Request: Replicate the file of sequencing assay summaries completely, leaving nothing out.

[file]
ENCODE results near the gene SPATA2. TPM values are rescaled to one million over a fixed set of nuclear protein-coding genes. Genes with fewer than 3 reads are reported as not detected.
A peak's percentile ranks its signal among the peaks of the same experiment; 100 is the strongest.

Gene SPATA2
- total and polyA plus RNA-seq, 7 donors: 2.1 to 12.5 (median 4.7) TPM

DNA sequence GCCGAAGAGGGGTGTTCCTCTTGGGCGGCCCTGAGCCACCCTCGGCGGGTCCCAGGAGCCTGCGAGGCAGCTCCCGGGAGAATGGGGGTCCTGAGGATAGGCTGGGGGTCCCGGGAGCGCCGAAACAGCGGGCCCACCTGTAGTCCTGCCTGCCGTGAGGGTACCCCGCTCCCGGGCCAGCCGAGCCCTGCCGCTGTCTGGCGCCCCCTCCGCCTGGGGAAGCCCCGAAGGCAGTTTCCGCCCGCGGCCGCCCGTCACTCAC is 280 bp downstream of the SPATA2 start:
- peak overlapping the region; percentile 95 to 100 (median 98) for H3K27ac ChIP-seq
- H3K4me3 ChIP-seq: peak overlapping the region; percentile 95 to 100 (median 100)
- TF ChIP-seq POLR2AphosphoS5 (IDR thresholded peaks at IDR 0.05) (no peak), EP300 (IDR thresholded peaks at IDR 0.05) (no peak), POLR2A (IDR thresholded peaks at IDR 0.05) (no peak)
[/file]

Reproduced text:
ENCODE results near the gene SPATA2. TPM values are rescaled to one million over a fixed set of nuclear protein-coding genes. Genes with fewer than 3 reads are reported as not detected.
A peak's percentile ranks its signal among the peaks of the same experiment; 100 is the strongest.

Gene SPATA2
- total and polyA plus RNA-seq, 7 donors: 2.1 to 12.5 (median 4.7) TPM

DNA sequence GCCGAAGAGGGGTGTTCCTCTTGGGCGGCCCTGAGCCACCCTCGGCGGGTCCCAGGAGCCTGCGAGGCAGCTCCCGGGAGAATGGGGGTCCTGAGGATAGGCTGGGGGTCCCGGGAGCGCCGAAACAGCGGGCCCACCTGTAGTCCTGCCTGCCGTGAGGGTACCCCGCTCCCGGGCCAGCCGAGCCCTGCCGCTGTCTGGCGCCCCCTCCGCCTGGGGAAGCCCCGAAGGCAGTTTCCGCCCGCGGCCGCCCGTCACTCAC is 280 bp downstream of the SPATA2 start:
- peak overlapping the region; percentile 95 to 100 (median 98) for H3K27ac ChIP-seq
- H3K4me3 ChIP-seq: peak overlapping the region; percentile 95 to 100 (median 100)
- TF ChIP-seq POLR2AphosphoS5 (IDR thresholded peaks at IDR 0.05) (no peak), EP300 (IDR thresholded peaks at IDR 0.05) (no peak), POLR2A (IDR thresholded peaks at IDR 0.05) (no peak)